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Begonias - On angel’s wings

Be ready to fall in love with the easy-care and colourful flowering displays of angel wing begonias.

Hailing from the rainforests of Brazil, the hardy tree begonia, affectionately known as angel wing begonia (B. coccinea), is winning the hearts of many gardeners. Its glorious, richly coloured and abundant ‘angel wing’ flowers appear throughout the year, borne on stems 1-2m tall. When not in bloom, the striking patterned leaves offer year-round interest. Best of all, angel wing begonias thrive in dappled shade, making them the perfect understorey plant.
 

HOW TO GROW

Our collection is protected overhead by a huge deciduous magnolia and ginkgo trees. Despite the over-arching canopy, they do receive 2-3 hours of afternoon sun which helps intensify the flower colours – more shade produces paler flowers.

Angel wing begonias are shallow rooting, so we’ve found them useful growing under trees where root competition is high and soil depth is limited. They are sensitive to frost and strong winds, so require protection from exposure to extremes of climate.

While they are shade lovers, they’re also suitable for a south-easterly to northerly aspect, with bright light to deepen flower colours. Like all begonias, thses fleshy, succulent plants don’t like drying out. Conversely, wet soils will encourage root rot, so good drainage is essential.
Tree begonias are excellent specimens for the rear of a border and for large pots in a garden or courtyard. Always use a quality potting mix and repot every two years. Begonias will grow indoors but need bright light to look good. The leaves are possibly their best feature; dark burgundy to lime green or spotted white with ornate serrated margins.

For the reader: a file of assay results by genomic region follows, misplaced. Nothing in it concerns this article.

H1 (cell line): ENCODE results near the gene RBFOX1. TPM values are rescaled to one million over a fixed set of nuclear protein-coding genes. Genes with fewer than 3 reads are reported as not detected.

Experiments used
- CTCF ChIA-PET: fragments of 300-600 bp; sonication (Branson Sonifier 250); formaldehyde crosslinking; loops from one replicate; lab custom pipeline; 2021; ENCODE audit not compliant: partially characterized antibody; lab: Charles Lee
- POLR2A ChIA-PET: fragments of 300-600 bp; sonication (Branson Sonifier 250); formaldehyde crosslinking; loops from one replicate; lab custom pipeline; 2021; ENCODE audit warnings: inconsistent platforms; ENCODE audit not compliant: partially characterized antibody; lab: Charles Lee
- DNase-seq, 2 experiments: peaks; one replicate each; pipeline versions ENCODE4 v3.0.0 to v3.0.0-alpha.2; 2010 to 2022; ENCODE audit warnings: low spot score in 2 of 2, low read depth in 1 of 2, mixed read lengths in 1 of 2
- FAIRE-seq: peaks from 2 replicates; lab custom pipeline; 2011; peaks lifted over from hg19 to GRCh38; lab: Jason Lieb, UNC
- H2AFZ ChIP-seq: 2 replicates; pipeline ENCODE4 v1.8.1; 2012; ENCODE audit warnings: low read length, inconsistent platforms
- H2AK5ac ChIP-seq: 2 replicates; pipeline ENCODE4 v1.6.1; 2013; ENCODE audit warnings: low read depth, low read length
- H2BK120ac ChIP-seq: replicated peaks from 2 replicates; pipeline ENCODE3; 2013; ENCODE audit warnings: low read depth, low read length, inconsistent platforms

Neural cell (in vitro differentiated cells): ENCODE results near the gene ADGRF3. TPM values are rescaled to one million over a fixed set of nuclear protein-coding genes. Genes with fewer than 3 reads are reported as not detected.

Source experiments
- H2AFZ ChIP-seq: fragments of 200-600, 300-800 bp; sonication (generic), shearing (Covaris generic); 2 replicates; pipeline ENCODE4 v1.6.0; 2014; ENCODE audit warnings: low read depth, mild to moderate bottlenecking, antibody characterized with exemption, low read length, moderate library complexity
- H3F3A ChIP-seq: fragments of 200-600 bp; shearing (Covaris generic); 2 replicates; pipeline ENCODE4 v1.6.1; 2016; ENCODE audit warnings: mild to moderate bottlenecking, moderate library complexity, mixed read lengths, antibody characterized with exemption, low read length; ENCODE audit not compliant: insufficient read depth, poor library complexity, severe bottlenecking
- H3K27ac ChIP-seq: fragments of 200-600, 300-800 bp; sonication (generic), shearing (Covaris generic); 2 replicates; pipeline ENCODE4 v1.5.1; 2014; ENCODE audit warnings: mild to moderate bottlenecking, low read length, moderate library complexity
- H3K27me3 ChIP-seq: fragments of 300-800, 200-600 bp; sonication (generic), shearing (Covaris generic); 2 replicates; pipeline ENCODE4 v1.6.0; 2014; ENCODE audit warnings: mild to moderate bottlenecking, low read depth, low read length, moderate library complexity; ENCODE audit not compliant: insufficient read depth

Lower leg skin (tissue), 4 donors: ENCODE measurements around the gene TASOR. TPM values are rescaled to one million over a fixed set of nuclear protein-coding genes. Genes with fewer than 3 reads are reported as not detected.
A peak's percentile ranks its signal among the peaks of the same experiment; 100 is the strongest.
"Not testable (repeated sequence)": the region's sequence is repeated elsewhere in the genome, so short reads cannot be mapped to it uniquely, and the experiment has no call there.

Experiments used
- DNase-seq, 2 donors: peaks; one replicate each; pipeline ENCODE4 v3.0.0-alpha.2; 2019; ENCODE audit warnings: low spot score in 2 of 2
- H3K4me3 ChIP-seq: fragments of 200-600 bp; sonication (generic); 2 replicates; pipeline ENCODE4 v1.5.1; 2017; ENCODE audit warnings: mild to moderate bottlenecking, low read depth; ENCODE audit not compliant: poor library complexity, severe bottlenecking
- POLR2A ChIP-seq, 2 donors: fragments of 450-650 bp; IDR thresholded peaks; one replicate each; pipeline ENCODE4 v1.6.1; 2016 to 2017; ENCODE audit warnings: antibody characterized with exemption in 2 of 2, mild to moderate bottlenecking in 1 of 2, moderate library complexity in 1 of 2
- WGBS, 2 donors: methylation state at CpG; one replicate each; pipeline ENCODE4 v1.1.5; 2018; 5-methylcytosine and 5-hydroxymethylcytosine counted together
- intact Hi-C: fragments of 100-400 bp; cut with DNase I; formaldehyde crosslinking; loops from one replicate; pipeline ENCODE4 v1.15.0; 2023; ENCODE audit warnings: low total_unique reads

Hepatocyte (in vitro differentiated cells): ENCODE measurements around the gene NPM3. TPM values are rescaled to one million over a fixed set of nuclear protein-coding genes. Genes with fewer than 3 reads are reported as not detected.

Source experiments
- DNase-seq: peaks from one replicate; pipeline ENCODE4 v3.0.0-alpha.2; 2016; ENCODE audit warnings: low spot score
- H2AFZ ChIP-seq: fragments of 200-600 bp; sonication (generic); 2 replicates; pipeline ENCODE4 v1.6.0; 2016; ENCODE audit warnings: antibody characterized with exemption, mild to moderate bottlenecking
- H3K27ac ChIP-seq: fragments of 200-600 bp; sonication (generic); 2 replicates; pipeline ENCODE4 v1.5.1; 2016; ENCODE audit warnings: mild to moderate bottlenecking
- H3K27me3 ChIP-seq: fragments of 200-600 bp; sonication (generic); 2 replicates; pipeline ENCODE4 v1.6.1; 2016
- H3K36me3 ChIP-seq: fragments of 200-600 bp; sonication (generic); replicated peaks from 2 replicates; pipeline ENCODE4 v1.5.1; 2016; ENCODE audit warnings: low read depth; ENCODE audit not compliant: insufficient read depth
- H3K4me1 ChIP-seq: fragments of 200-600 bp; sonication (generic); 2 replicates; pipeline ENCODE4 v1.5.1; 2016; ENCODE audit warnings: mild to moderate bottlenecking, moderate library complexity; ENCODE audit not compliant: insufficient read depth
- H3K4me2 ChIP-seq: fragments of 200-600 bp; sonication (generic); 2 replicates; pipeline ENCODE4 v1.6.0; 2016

Once buds start to develop in spring, apply any controlled slow release or organic-based fertiliser. Apply this every few months until autumn. In the garden, we use Sudden Impact for Roses. For potted specimens, feed with Plant Power, Garden Gold or Tim’s Fast Food. Prune in spring, removing thin, weak stems and shortening older canes by two-thirds. This will encourage fresh new growth from the base, helping to keep plants bushy and in flower for longer. Tidying up of spent flowers and discoloured leaves during the year keeps plants healthy and disease free. It is common for cane begonias to lose their lower leaves.

We constantly strike cuttings to share with visitors who are impressed at the flower and foliage display. Cuttings should be 10-15cm long and have at least 3-4 nodes. Remove the lower leaves, keeping only one pair of leaves at the top. They will readily strike in a beaker of water or when placed into a small pot. 

Below is a collection of our hardy begonias. The sweet 'angel wing' flowers appear throughout the year, but when not in bloom, the foliage is a true highlight in the garden:


Image: unkown hybrid                                                 Image: 'White Cascade'     


Image: 'Undulata'                                                         Image: 'Irene Nuss'

About this article

Author: WORDS AND IMAGES: GRAHAM ROSS